•  Food and drink.  One, eat breakfast.  I never do (hate that meal) and then I'm sitting with a math book at ten o' clock about to faint.  It's not conductive to understanding or efficiency.   Two, find out if caffeine really helps at all.  I drink black tea every morning, but it's more to stop hunger than to help me work.  Caffeine can do more harm then good where school is concerned, because it makes you jittery and easily distracted.  Some people are still helped by it, though, so find out what it does for you personally.  Finally, I've discovered that a snack or drink in the afternoon really helps with that 3 o' clock slump.  I haven't tried it in the winter yet, so I'm not sure what would be best, but during the summer I would get a glass of iced tea, juice, a cookie, or some other little thing (often sweet) to nibble or sip while I worked.  It really helped, especially because I always feel a need to occupy my brain whilst I eat or drink.
  • The black hole of procrastination.  I refer to the internet.  This is the biggest no-brainer ever, and yet no one can resist it.  If you can't use sheer willpower (and it's harder than it sounds), just disconnect your computer.  Then that little orange fox (or whatever, dependeding on which internet service you use) is no use, and you are forced to work.  If for whatever reason you can't do that, a lesser solution is to just visit all your pet sites at a stated time.  That way you've seen all the updates and you don't get that curiosity in the back of your mind to check what's new on Pinterest or see if there are any new posts on your favorite blogs.  This isn't a perfect solution because, besides the fact that you've given in to the temptation, you still tend to get lost in the intricacies of blog links or youtube videos and lose track of time, with often disastrous results.  Bottom line, you're gonna have to expend some willpower no matter what, but there are ways to minimize it.
  • Bribe yourself.  "If I finish this essay today, I'll watch an extra episode of _________ later."  Or "I'll have a nice dessert after dinner."  Or whatever it takes.  I must confess that I have been known to give myself the reward even if I don't complete the task.  Don't do that.  It's ridiculous.  You only get the prize if you do the work. And, speaking of indulgence, celebrate your perfect scores.  I remember one of the only times I got 100% on a math test, my mom called my dad and told him, and he brought me back a little fairy craft as reward when he came home that night.  That was in....probably seventh grade.  Now, as a highschooler, you don't expect prizes, and I'm not even saying you should buy yourself something.  Just, tell your family, do a happy dance, and eat a cookie.  Cookies are good for everything.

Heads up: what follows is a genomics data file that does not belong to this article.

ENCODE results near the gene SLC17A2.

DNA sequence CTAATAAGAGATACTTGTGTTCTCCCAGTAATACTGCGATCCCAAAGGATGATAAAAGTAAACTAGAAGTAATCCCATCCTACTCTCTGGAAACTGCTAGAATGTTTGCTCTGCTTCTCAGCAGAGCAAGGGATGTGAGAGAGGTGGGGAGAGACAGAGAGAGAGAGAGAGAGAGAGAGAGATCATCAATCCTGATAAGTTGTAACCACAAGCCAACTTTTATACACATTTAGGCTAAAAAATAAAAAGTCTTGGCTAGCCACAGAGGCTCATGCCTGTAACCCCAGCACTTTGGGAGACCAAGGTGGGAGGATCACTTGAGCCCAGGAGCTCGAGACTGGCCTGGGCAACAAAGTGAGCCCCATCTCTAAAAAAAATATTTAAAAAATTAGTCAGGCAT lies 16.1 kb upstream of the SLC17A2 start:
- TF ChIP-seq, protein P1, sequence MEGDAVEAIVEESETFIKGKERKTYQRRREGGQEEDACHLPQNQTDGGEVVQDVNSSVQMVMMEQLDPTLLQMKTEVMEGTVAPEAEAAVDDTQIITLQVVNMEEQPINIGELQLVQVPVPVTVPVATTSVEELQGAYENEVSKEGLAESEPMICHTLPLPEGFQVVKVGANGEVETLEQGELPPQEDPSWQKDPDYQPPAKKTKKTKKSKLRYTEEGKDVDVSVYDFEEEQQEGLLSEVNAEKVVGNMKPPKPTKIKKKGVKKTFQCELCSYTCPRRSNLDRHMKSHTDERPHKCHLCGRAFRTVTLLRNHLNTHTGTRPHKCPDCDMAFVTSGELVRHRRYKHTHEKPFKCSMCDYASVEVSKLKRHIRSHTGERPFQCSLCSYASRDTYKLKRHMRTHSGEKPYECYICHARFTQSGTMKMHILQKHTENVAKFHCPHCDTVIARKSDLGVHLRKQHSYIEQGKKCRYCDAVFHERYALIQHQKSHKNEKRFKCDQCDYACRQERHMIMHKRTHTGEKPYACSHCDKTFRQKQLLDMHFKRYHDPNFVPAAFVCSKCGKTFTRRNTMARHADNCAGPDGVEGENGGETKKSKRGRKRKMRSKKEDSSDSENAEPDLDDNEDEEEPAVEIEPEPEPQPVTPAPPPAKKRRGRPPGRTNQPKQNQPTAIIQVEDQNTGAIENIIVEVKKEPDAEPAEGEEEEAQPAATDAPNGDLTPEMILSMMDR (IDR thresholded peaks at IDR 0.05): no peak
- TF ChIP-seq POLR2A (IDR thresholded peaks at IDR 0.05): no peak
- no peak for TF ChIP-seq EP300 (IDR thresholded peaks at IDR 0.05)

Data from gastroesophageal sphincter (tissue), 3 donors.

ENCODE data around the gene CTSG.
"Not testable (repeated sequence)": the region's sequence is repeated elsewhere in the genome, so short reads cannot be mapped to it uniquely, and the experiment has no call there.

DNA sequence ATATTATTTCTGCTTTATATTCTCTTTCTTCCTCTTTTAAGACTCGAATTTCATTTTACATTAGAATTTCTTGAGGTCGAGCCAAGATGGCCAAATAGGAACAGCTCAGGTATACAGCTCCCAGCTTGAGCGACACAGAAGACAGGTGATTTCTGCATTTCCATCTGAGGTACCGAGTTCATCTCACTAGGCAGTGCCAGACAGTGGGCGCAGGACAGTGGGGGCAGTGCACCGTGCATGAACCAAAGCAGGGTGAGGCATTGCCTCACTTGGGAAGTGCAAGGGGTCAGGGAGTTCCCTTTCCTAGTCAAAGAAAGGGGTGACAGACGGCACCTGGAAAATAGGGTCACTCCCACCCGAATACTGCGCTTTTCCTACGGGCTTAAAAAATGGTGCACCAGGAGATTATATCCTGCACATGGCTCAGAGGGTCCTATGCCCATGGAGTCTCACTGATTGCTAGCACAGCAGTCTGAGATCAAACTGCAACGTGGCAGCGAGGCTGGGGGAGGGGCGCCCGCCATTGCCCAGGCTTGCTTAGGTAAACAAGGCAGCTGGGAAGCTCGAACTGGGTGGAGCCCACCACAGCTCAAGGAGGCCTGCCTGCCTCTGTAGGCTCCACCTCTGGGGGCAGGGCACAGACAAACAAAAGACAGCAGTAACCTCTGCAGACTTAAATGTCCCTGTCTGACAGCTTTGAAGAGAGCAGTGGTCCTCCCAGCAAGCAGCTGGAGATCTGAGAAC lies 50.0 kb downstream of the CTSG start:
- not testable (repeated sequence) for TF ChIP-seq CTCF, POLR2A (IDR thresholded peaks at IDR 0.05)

• Tell others about what you're doing.  Seriously, this helps.  If you discuss your book analysis with your mom, a sibling, or anyone whom you see very often, you'll get more interested in it yourself.  Plus, they'll often ask you how it's going, and then of course you want to give a favorable answer, so you work on it more and make a better effort than if no knew but you.  If you're lucky (and it doesn't annoy you too much), you can convince someone to nag you about a despised subject or assignment till you do it.  I've tried numerous times to get my mom to force me to work, and she just WON'T DO IT.  Hopefully you have someone more cooperative.  *glares*

Well, hopefully something in that gave you some ideas.   Good luck with the school year!  Say a prayer to St. Thomas Aquinas when you're stuck.  He's the patron saint of scholars.

Thursday, August 16, 2012

The Essence of Charity

A couple of days ago I came across an extra-beautiful meditation in the book Divine Intimacy, which, as you may remember, I have posted about before.   This one is about the essence of love of God, and I thought it was pretty amazing.  Some of it could apply to human love as well, I think, tying in with that one post I wrote about true love.  But, leaving that aside, it's just lovely.  Read and see:

Meditation 255: The Act of Love
p. 762-763